Bacterial cystitis: when to see a doctor
Reviewed by our clinical team
Bacterial cystitis is one of the commonest urinary tract infections (UTI) in the UK – about 50% of women will experience it at some point in their life. Suspected UTIs are responsible for 3% of all GP consultations in England, which could be as many as 10.2 million GP consultations each year in the UK.
For women who have previously experienced cystitis, recognise the symptoms and know how to control it, is there a need to see a doctor at all? What should you do if cystitis sachets aren’t working? Should cystitis antibiotics be made available over-the-counter without a prescription? And are there any circumstances in which you should definitely see a GP?
Can cystitis clear up on its own?
Since infections are usually mild and often clear up on their own without the need for antibiotics, many have come to view cystitis as a pesky rather than dangerous infection. So, as a common, often recurrent and reasonably mild infection, when should women see a doctor?
How to manage cystitis at home
Mild cases of cystitis will often get better by themselves within a few days and women who have had cystitis before may not necessarily need to see a GP. As a first course of action, try the following:
Recognise cystitis symptoms quickly
For those who have experienced it before, cystitis symptoms are easily recognisable:
- A burning sensation when urinating
- The need to urinate more frequently
- Uncontrollable urgency to urinate
- Dark and cloudy urine with a strong smell
Give your body the best fighting chance
- Drink lots of water to help flush the bacteria in your bladder out, and make sure you empty your bladder completely. Although this doesn’t sound ideal when cystitis makes it painful to urinate, it’s one of the best natural defences against early infection.
- Avoid washing your genital area with perfumed soaps which can irritate your urethra. Similarly, avoid using harsh detergents or perfumed tampons which have the same effect. Only touch the area with clean hands and rinse thoroughly to remove all traces of soap. Opt for a shower over a bath, which can prolong exposure to irritating chemicals.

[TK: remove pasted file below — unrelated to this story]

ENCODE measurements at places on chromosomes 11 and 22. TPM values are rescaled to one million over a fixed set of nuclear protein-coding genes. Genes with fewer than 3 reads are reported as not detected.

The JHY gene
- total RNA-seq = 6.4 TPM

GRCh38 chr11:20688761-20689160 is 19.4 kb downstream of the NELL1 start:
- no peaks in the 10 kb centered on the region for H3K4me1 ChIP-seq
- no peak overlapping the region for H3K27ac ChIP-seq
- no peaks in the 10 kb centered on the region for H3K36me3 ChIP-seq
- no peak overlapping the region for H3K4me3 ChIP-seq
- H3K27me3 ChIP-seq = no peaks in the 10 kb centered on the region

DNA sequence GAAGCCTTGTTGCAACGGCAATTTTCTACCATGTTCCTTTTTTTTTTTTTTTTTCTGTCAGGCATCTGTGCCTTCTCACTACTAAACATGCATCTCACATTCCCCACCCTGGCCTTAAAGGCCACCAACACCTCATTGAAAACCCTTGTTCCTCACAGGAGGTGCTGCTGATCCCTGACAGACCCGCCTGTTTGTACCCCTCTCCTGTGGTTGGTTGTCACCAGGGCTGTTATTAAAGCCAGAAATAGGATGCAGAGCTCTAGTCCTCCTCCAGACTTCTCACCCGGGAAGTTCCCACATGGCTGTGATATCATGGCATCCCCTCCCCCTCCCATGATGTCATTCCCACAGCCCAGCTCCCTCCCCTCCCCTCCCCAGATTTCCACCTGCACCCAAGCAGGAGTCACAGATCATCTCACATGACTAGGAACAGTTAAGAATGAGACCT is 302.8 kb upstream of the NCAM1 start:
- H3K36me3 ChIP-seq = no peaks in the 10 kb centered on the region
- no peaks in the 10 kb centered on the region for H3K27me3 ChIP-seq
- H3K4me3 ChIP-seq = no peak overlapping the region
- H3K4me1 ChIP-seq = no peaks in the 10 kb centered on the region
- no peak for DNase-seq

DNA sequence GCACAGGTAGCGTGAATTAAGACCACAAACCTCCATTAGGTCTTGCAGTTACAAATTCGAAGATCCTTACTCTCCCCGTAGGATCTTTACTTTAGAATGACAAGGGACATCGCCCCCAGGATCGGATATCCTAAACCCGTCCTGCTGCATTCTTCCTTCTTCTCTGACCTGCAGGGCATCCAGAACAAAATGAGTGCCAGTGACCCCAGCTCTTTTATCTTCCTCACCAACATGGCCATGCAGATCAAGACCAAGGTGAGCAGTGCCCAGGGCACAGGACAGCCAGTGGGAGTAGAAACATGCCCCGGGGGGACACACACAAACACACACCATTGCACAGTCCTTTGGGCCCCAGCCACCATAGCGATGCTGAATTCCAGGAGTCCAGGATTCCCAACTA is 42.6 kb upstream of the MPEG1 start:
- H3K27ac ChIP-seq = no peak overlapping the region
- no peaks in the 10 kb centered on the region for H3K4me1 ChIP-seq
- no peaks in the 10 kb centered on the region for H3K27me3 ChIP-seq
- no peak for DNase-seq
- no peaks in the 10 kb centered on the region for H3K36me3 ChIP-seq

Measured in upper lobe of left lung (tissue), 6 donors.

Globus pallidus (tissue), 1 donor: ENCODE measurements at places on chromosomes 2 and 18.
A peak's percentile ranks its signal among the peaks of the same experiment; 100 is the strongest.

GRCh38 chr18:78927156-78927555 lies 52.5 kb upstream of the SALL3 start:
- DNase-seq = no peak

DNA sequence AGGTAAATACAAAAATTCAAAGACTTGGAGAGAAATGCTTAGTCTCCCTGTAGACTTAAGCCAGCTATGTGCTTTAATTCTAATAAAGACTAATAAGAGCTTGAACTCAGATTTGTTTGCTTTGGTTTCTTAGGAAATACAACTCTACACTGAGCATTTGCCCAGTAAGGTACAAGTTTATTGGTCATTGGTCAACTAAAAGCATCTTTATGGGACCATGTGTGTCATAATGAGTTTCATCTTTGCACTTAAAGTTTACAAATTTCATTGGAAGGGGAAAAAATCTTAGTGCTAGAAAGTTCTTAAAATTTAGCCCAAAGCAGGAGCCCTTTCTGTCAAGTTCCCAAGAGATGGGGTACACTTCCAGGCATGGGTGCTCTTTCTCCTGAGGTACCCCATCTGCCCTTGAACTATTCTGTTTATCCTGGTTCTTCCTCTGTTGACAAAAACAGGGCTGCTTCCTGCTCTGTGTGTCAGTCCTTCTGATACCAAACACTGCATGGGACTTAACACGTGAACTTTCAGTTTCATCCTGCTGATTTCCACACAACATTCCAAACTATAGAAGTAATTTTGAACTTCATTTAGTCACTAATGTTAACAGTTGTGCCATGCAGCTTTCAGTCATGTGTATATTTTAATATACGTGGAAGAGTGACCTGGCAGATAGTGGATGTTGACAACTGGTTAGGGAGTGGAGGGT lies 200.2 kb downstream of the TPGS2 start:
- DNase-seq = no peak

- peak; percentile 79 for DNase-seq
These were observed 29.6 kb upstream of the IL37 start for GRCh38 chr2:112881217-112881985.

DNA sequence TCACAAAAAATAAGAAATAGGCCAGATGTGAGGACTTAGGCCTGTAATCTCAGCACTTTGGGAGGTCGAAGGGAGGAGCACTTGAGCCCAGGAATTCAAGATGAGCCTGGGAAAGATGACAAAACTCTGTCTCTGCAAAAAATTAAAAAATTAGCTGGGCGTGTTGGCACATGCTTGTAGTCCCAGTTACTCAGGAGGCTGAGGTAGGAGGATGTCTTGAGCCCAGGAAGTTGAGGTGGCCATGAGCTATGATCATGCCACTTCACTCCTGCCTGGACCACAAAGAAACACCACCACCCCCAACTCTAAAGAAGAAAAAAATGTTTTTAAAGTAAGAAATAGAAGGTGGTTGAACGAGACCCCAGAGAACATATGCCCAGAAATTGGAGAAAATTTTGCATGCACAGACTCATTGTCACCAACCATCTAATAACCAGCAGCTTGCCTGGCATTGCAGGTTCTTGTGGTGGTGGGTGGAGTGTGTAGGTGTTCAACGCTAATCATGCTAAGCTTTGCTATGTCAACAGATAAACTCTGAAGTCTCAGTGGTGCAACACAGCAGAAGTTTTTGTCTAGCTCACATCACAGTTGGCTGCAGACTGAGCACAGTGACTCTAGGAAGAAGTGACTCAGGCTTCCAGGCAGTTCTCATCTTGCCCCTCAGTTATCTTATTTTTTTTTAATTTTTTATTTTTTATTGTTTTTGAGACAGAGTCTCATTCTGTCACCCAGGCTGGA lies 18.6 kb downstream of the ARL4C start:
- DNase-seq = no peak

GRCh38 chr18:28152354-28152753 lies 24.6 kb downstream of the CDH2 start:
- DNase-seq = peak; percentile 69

- Avoid having sex until your cystitis has passed, as this may aggravate the infection further. Cystitis often develops as a result of bruising or damage to the urethral area.
- Avoid wearing synthetic underwear or tight clothes for similar reasons – cotton underpants and loose trousers are a good solution.
Cystitis relief at home
Many women take dissolvable cystitis sachets containing sodium citrate or potassium citrate, which can help to relieve cystitis symptoms. These potassium or sodium citrate cystitis sachets work to reduce the acidity of your urine and thus reduce the burning sensation when urinating. It’s important to note that these won’t actually kill the bacteria in your bladder or fight the infection.
Sodium citrate cystitis relief sachets don’t require a prescription, and can be bought over-the-counter at most pharmacies. You can also take anti-inflammatories like ibuprofen or aspirin to ease painful symptoms.
Adjust your diet
Some people believe certain ‘trigger foods’ can increase the discomfort caused by cystitis. Alcohol, coffee, acidic fruits, spicy foods and sweeteners in particular are believed to cause further bladder irritation.
Cranberry juice has historically been linked to preventing cystitis, although there is very little scientific evidence to support any significant benefits. Most recently, research carried out by the Cochrane Collaboration concluded that cranberries were no more effective in preventing cystitis than drinking water.
When to see a GP about cystitis
In the following circumstances, you should definitely see a doctor if you believe you may have cystitis:
- Minor cystitis symptoms do not clear up in 2 days
- Cystitis symptoms become more severe (e.g. blood in urine or fever)
- You get cystitis frequently
- You are diabetic or have an impaired immune system
- You are pregnant
- You are over 65
- Antibiotics to treat cystitis don’t appear to be working
- Symptoms reappear shortly after finishing a course of antibiotic
It is important to see a doctor in such cases so that they can run further tests or prescribe antibiotics to treat cystitis. If you suffer from recurrent bacterial cystitis, a doctor will need to examine you to rule out other serious health complications including diabetes, kidney stones, and abnormalities in the urinary tract.